What you want to learn about glitter

It’s old. Very, very old.

I assumed that glitter was invented a while in the Victorian era, probably for the only objective of gaudying-up sentimental greeting cards. However glitter is way older than I ever guessed.

Some time around forty,000 B.C., ancient humans began dusting sparkly crushed minerals over their cave paintings. As early because the sixth century A.D., Mayans were adding glitter made of mica to their temple partitions, in keeping with National Geographic. And in 2010, the BBC reported that reflective material was discovered mixed in with what is believed to be the residue of fifty,000-12 months-old Neanderthal cosmetics.

It’s not made of metal.

Aluminum, maybe tin: That’s what I assumed glitter was made of. Nope. Fashionable glitter was invented in 1934 in New Jersey, of all places, when American machinist Henry Ruschmann figured out a approach to grind plastic into glitter. Finally the raw material advanced into polyester film layered with coloring and reflective material “fed by way of a rotary knife reducing system … form of a combination of a paper shredder and a wood chipper,” in accordance with glitter manufacturer Joe Coburn. Earlier than that, glitter was made of glass. Not something you’d need to eat.

It’s everywhere.

Tons of glitter are produced yearly (literally, tons). There are 20,000 types of glitter available from pioneer glitter-makers Meadowbrook Innovations alone, starting from the run-of-the-mill craft glitter you remember from kindergarten to “particular effects” glitter for industrial applications. It can be as nice as dust or as chunky as confetti. As glitter manufacturer Coburn remarked on Reddit in 2014, an order of “2 tons a month is a really small dimension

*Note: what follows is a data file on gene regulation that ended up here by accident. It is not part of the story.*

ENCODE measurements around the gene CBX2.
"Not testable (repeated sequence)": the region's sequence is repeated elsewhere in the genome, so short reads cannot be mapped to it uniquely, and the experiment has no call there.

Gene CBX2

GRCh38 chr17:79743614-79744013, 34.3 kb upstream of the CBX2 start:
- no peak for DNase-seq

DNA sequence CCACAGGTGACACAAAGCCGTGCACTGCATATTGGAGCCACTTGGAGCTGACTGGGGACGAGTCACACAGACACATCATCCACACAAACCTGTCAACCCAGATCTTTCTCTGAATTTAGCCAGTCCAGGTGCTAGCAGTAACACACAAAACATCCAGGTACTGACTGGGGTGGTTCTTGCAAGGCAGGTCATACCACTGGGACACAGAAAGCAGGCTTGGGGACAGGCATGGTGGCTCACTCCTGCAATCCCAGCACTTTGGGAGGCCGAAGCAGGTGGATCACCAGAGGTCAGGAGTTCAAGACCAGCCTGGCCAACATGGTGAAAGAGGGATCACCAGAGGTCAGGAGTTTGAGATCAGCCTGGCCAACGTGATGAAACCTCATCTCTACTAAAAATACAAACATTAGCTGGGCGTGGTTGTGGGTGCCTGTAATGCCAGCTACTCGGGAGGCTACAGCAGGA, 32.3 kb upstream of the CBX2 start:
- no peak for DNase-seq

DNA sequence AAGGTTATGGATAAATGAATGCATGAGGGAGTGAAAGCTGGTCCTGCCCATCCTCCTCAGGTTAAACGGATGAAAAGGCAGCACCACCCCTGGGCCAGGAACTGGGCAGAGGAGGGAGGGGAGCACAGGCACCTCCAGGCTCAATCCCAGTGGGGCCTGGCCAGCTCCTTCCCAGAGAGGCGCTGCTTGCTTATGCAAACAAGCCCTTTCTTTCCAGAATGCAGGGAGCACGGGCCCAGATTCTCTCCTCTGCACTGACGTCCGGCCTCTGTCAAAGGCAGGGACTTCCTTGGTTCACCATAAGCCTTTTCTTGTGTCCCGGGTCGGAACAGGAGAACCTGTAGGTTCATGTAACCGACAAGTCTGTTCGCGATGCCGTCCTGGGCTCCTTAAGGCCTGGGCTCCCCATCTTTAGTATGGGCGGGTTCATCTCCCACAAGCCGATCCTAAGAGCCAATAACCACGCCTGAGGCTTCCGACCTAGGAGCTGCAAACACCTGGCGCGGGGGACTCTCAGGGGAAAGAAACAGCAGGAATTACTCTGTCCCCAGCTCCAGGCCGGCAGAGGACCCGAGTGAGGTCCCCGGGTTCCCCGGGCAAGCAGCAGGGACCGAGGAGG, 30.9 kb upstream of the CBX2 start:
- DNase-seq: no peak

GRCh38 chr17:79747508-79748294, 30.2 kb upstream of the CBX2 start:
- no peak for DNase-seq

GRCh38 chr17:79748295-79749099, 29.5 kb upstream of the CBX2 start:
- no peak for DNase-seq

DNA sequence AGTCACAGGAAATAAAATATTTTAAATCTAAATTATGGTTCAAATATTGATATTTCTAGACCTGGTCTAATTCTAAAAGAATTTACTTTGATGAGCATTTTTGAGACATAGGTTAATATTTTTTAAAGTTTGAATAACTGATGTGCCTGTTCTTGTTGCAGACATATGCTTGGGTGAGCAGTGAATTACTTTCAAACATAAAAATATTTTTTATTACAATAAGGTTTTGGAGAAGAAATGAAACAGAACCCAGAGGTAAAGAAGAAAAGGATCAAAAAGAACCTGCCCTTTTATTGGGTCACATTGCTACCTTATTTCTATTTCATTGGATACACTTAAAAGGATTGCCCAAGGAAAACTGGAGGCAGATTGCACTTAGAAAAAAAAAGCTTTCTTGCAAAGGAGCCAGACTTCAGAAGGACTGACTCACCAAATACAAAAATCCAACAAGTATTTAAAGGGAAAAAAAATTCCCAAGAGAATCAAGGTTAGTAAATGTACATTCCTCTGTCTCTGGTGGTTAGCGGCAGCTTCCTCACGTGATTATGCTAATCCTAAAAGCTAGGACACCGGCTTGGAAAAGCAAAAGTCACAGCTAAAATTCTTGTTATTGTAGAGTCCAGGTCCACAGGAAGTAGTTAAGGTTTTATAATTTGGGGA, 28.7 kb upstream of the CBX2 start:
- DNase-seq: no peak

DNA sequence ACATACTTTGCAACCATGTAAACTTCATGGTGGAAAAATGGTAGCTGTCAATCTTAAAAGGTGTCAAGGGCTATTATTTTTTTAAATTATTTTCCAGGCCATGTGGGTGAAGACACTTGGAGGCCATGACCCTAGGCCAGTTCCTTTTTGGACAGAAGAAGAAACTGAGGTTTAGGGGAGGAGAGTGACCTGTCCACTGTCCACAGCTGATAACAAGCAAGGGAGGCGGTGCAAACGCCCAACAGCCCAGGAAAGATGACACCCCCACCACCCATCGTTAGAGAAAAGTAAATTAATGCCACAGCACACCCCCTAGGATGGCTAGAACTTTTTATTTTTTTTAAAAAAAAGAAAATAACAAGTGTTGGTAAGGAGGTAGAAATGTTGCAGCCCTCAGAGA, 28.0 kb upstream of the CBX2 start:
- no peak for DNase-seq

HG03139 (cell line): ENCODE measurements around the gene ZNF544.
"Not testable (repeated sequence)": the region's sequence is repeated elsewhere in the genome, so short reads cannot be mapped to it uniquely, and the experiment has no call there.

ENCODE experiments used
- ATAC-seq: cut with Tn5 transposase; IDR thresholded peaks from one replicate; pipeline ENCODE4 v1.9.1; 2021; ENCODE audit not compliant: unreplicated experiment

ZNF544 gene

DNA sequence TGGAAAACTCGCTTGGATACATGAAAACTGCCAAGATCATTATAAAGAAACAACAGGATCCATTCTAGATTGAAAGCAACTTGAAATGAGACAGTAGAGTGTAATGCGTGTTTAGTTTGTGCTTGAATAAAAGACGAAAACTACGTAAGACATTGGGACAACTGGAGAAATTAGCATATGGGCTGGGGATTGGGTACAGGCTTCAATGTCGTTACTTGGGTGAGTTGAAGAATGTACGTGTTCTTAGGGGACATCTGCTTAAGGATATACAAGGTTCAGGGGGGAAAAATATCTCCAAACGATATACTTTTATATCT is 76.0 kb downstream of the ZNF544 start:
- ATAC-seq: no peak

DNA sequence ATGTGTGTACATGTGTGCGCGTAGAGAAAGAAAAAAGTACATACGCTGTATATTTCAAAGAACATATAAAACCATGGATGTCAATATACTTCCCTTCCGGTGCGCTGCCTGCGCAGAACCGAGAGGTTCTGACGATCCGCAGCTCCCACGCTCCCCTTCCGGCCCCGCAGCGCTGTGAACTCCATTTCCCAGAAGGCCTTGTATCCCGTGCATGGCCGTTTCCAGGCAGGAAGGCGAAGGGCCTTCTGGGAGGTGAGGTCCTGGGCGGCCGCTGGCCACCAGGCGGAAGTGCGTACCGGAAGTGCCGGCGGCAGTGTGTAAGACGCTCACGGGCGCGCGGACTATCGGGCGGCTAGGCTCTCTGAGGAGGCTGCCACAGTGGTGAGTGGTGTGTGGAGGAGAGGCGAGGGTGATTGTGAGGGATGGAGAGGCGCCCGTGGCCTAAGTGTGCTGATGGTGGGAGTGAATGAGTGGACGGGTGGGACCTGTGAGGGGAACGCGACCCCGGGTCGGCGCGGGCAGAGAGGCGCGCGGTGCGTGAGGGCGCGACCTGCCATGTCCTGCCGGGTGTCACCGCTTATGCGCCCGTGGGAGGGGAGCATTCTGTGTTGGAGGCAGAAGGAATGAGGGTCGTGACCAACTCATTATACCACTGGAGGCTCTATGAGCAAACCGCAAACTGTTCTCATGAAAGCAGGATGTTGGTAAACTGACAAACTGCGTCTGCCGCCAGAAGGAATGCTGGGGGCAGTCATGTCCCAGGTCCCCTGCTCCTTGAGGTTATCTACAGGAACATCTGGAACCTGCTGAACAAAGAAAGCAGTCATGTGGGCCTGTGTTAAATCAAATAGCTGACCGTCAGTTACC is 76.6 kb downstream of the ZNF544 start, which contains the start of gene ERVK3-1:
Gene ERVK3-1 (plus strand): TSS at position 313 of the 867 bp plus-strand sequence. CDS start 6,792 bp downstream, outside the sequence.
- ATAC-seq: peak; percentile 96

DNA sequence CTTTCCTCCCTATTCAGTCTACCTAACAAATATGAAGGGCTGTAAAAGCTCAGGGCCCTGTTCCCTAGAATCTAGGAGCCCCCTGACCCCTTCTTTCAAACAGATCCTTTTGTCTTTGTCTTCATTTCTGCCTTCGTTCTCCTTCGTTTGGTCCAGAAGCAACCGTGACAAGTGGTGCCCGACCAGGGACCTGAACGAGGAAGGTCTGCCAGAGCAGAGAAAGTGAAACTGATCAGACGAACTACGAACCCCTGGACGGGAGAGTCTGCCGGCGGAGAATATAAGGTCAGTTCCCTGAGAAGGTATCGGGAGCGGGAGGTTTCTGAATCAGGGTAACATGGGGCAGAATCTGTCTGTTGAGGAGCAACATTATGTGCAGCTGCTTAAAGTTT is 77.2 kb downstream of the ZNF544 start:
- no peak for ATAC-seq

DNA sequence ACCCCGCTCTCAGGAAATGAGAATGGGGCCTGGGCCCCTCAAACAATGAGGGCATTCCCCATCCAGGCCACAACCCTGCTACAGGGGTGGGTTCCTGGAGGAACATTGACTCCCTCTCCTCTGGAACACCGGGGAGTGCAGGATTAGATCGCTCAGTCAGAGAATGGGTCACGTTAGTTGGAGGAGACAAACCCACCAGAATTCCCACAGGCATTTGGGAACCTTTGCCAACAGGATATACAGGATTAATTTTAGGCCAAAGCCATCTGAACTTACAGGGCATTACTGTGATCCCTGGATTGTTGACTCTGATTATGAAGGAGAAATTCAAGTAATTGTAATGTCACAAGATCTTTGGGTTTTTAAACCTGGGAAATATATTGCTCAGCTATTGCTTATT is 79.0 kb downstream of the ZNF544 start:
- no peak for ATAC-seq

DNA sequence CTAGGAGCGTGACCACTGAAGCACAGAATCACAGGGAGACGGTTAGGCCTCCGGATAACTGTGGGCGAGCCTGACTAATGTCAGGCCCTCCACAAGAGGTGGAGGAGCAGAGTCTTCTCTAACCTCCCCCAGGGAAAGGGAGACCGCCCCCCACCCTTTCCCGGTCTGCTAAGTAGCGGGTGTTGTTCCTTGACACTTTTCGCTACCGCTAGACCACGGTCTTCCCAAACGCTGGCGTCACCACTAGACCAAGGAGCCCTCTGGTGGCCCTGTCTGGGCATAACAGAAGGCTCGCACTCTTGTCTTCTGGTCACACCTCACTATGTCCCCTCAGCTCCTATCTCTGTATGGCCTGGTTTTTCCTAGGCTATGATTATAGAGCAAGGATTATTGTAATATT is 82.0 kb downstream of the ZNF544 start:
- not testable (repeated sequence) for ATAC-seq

You possibly can see a glitter-making machine in motion here — it’s disturbingly efficient at reducing thin sheets of polyester film into gleaming little grains. Glitter isn’t biodegradable and most people don’t recycle it. So it’s not going anywhere.

You can eat it.

Hold on! You can’t eat just any glitter. It has to be edible glitter, a hip new condiment that gained fame on Instagram in 2017. Because the first twinkling images showed up, it’s made an appearance on everything from donuts to bagels to pizza.

Within the interest of great academic analysis, I consider it’s essential that I investigate and eat edible glitter. What is it made of? When was it invented? Most vital of all, what would occur if somebody baked it right into a cake and ate it?

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